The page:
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A California woman who died last fall was killed by a black bear, not mauled after her death as authorities originally suspected, according to autopsy reports released in May. State officials say the death is the state’s first documented case of a fatal black bear attack on a human.

The body of Patrice Miller, 71, was discovered in her Downieville, California, home on Nov. 8 by sheriff’s deputies who were asked to check on the woman after she had not been heard from for several days. They arrived to find a broken door and bear scat on the porch. Miller’s body was discovered inside the house.

“It appeared that the bear had probably been there several days and had been feeding on the remains,” Sierra County Sheriff Mike Fisher told KCRA-3 TV.

Officials initially believed that Miller died of natural causes before the bear broke in, but an autopsy report released in May showed that the cause of death was due to “a bear mauling or a swipe and a bite to the neck area,” Fisher said.

Miller’s daughter told officers that “bears were constantly trying to get in through broken windows and that her mother had physically hit one to keep it from entering her residence,” according to a sheriff’s office report. “A bear her mother named ‘big bastard’ was a frequent visitor to the residence.”

Even after authorities cleared the scene, the bear returned to the home daily, and The California Department of Fish and Wildlife eventually trapped a bear on the property. According to The Mountain Messenger newspaper, which first reported the autopsy results, CDFW officials wanted to release the bear, which they thought was female, because DNA testing at the scene suggested the responsible bear was male. After the sheriff placed a padlock on the trap and threatened to alert the media of the impending release, a biologist was called in to tranquilize the bear, and it was examined and found to be male. It was then euthanized. A DNA comparison conducted by CDFW confirmed that the bear was responsible for Miller’s death, the paper reported.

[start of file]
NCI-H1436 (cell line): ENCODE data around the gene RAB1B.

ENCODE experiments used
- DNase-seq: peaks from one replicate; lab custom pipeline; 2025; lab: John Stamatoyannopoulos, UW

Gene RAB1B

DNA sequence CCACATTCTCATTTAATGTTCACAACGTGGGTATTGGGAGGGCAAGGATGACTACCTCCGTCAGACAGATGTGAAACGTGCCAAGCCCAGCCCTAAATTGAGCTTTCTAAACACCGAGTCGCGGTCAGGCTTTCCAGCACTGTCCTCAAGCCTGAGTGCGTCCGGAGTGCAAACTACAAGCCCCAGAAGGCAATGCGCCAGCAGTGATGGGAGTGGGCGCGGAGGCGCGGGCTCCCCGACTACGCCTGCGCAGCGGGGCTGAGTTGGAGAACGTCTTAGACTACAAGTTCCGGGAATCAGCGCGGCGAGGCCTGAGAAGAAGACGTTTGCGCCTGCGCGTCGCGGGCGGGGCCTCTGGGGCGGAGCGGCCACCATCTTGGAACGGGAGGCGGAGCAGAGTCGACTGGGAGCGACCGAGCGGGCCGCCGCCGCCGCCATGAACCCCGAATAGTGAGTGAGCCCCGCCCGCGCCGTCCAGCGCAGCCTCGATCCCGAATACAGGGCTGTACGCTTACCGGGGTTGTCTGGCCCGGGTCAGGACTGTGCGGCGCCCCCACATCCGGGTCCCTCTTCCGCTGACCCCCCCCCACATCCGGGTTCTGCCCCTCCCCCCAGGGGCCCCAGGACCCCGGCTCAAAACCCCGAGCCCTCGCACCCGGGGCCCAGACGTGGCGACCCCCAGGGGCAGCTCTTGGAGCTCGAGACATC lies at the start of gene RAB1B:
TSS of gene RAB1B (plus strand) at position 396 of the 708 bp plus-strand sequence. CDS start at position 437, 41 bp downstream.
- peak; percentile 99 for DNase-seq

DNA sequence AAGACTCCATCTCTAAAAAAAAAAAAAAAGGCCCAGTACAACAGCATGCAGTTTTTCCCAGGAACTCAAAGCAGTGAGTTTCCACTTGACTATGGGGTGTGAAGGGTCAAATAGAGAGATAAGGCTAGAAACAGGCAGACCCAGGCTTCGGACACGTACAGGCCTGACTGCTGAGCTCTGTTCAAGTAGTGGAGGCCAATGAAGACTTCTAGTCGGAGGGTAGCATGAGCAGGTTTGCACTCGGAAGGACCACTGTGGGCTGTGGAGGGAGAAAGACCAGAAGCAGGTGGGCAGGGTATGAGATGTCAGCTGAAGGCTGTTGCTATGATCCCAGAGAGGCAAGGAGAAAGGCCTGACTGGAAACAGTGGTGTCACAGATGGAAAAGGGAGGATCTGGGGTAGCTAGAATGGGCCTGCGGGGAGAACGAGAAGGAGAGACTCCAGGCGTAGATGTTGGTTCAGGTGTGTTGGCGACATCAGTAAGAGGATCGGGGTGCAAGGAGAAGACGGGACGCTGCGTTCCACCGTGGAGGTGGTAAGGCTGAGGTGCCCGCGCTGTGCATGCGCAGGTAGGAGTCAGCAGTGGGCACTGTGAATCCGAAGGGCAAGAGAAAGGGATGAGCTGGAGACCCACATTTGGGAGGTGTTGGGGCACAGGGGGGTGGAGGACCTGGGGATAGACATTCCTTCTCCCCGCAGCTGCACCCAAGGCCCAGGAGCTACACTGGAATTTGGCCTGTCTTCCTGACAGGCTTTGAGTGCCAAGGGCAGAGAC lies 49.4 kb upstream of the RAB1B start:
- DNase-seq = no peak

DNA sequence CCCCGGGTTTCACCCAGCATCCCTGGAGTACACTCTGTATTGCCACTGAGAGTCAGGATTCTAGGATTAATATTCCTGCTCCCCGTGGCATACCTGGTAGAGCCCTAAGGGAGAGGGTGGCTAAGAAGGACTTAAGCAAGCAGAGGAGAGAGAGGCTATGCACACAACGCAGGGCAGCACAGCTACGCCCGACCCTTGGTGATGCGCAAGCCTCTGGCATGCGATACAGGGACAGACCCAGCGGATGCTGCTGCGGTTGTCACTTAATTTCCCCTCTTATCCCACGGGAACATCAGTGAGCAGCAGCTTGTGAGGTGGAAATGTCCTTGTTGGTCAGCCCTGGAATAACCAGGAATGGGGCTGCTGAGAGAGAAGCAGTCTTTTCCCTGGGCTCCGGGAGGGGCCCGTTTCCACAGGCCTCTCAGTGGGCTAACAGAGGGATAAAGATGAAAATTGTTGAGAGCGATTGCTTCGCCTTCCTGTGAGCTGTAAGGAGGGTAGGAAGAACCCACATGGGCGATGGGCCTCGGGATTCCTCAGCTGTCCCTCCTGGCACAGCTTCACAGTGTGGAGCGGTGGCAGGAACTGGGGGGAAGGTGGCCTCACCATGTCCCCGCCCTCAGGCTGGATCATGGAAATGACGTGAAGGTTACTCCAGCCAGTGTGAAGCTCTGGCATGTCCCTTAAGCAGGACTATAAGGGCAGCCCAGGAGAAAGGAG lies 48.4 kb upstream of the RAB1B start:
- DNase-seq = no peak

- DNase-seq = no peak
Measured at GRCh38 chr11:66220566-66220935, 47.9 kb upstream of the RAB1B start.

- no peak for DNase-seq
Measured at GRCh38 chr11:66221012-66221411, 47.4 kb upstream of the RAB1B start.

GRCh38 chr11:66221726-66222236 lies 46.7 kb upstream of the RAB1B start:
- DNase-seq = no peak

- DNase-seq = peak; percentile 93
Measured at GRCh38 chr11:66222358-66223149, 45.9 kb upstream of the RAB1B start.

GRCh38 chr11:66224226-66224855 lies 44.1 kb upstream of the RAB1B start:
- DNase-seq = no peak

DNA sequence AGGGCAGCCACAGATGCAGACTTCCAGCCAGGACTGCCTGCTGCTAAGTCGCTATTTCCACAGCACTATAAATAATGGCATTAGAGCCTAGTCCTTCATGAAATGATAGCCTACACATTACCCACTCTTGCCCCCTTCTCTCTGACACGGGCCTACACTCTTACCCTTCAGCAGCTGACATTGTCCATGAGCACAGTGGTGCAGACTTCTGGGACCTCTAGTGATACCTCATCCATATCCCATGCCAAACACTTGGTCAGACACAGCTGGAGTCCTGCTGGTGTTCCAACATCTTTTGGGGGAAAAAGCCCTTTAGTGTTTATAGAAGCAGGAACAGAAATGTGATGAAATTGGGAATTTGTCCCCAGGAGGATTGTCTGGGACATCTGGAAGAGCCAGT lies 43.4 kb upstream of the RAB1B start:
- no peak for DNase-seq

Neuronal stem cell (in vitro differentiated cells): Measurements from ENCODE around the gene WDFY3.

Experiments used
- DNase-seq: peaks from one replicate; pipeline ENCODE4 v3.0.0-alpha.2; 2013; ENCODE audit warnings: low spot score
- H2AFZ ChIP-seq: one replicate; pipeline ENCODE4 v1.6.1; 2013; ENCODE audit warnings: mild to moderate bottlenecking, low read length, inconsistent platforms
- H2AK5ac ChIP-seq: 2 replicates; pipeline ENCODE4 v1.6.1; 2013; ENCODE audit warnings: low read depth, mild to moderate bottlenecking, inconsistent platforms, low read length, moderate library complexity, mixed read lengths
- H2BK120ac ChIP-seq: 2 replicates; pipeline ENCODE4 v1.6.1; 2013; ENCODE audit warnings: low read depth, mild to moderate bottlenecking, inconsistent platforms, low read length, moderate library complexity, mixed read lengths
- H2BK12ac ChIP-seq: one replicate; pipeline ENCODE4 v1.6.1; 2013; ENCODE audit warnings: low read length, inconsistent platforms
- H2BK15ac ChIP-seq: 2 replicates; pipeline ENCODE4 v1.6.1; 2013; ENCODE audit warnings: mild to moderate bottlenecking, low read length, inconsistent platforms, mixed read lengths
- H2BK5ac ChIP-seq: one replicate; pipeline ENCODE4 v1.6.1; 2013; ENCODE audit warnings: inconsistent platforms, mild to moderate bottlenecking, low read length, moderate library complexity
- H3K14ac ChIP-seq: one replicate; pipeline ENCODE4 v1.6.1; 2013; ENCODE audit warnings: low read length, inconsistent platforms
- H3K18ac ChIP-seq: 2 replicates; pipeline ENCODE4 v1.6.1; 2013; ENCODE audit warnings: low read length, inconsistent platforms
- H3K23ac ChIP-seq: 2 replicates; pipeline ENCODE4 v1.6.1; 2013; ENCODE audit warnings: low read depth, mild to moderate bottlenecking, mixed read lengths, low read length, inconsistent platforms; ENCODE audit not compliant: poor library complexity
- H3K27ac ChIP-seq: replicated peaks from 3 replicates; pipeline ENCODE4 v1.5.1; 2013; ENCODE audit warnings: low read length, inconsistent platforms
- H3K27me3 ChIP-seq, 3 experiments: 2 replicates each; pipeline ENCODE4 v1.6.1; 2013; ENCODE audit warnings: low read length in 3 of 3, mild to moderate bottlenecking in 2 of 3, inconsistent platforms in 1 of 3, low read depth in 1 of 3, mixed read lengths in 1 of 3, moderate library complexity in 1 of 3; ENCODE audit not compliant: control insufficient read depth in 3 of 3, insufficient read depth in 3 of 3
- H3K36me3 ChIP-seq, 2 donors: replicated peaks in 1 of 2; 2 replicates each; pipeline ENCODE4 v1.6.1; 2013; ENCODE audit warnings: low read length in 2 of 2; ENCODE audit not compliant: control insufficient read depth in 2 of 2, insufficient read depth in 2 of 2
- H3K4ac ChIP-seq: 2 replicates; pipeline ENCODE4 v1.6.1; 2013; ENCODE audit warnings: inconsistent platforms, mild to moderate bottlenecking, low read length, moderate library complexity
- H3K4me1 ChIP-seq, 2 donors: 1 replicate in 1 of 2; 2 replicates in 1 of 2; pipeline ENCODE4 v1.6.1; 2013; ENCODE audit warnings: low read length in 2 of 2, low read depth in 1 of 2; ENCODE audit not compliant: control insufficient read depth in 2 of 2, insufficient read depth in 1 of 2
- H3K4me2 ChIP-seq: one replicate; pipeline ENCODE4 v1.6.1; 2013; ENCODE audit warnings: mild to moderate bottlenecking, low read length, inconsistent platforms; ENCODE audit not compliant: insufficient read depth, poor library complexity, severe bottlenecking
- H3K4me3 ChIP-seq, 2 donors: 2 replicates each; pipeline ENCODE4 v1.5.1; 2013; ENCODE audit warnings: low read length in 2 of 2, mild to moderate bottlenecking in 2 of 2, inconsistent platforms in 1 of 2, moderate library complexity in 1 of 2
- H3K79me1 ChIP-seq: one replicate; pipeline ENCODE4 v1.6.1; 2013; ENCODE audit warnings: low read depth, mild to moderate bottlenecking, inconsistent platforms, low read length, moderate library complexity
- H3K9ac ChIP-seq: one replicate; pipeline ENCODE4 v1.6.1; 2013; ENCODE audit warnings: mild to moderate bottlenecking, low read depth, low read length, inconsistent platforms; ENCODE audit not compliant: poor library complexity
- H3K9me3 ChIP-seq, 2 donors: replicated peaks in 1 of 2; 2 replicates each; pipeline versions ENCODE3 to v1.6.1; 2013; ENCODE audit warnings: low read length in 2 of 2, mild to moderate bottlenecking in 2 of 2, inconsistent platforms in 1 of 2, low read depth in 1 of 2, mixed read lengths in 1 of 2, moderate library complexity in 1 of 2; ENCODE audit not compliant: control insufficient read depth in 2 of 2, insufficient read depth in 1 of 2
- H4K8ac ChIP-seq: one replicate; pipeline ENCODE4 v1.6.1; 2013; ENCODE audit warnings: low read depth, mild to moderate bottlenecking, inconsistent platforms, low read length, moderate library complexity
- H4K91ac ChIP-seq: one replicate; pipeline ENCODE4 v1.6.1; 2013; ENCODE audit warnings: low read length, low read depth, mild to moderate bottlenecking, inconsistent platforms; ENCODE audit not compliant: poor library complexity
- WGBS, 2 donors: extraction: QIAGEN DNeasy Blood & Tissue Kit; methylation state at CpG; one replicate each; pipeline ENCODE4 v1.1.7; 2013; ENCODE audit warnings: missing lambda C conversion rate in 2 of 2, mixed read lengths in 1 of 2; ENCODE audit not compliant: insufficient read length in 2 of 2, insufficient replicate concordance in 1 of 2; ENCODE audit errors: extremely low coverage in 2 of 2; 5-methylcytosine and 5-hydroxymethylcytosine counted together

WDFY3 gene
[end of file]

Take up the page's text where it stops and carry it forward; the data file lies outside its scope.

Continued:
“Authorities initially believed the bear had entered the woman’s house after she had died,” the CDFW said in a statement to People on June 2, “but the coroner’s report confirmed that, ultimately, the bear caused the woman’s death. … This incident is the first known, documented fatal attack by a black bear in California history.”

Bears have continued to be a presence in Downieville, a mountain community of less than 300 people in the Sierra Nevadas. In May, another male bear was killed by deputies after trying to break into local homes and the school gym while children were present. “Sheriff Fisher expresses deep regret over the necessity of this action but emphasizes that the safety of Sierra County residents remains the utmost priority”, the office said in a press release. “Efforts will continue to educate the community about bear safety measures and to collaborate with relevant authorities to prevent similar incidents in the future.”